June 8, 2015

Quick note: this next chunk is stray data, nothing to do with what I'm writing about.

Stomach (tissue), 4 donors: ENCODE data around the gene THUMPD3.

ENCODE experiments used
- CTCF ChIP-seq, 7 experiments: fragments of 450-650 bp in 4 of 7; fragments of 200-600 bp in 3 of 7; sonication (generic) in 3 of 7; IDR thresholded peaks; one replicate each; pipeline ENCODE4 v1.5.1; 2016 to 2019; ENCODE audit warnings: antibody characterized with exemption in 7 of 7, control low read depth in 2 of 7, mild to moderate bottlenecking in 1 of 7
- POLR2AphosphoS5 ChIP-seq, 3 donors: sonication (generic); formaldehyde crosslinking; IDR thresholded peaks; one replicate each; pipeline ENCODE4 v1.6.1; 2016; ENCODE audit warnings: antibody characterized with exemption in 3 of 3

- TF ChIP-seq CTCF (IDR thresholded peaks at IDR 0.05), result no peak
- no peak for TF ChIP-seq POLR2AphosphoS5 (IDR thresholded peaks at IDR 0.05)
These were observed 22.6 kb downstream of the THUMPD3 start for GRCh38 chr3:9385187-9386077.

Buried deep in the show, the old joke got a warm, rolling laugh on Friday night from the crowd at City Center. “How do you feel about our government?” “Same as about my wife. Kind of fear, kind of love, kind of want a different one.” But onstage in “Smile at Us, Oh Lord,” a mournful, dreamlike play from the Vakhtangov State Academic Theater in Moscow, the line doesn’t even get a smirk from the stolid stonecutter Efraim Dudak. It’s the early 20th century in Lithuania, and Efraim’s son, Girsch, wants a new government so fiercely that he’s just shot the Russian czar’s top man in Vilnius. So Efraim and two friends — Shmulé-Sender, whose beloved horse pulls the carriage, and Avner, a sweet pauper with a prosperous past — have embarked on a road trip from their shtetl, hoping to reach Girsch before he is either hanged or sent to Siberia. Adapted from a novel by the Israeli-based Lithuanian author Grigory Kanovich, “Smile at Us” — presented by the Cherry Orchard Festival and performed in Russian with English supertitles — has none of the dazzling glamour of the Vakhtangov’s “Eugene Onegin,” which the company performed at City Center a year ago.